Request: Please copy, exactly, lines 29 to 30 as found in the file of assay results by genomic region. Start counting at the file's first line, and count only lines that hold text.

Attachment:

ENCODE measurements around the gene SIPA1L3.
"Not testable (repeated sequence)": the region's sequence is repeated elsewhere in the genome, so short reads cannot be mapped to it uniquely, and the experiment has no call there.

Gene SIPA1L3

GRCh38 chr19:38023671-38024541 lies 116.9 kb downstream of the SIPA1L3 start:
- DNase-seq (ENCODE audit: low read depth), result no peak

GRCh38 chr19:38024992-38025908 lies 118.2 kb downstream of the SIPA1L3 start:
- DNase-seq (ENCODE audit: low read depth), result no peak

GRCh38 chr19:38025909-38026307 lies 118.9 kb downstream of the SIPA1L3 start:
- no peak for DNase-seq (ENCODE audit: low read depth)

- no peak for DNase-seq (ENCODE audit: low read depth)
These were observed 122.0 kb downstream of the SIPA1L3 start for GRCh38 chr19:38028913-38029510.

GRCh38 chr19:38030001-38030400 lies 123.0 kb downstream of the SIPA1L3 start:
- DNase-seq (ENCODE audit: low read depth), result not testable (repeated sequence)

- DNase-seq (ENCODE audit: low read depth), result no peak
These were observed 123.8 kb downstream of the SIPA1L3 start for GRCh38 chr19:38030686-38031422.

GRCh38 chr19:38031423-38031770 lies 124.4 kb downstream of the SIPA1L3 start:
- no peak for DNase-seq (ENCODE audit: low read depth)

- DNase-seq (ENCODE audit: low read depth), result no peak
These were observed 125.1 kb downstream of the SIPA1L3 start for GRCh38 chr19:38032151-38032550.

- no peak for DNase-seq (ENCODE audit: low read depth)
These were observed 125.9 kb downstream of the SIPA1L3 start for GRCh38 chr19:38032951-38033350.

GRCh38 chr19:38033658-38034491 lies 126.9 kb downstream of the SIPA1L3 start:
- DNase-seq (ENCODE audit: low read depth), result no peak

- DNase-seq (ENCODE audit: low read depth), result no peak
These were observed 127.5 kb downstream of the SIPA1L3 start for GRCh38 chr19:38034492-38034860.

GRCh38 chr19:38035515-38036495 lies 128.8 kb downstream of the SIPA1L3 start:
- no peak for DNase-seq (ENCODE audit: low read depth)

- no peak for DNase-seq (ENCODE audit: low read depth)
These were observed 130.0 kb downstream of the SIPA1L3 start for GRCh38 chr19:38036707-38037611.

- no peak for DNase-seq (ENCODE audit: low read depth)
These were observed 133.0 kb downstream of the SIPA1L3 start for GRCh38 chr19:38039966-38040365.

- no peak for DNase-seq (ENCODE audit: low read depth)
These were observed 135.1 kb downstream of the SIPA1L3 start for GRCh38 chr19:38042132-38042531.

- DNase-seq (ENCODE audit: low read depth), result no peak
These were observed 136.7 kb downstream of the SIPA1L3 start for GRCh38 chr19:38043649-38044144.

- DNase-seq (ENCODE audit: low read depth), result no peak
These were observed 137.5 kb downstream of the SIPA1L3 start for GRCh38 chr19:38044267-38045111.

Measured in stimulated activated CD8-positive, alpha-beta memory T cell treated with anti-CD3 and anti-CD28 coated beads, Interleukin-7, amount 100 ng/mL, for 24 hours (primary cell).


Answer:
These were observed 130.0 kb downstream of the SIPA1L3 start for GRCh38 chr19:38036707-38037611.

- no peak for DNase-seq (ENCODE audit: low read depth)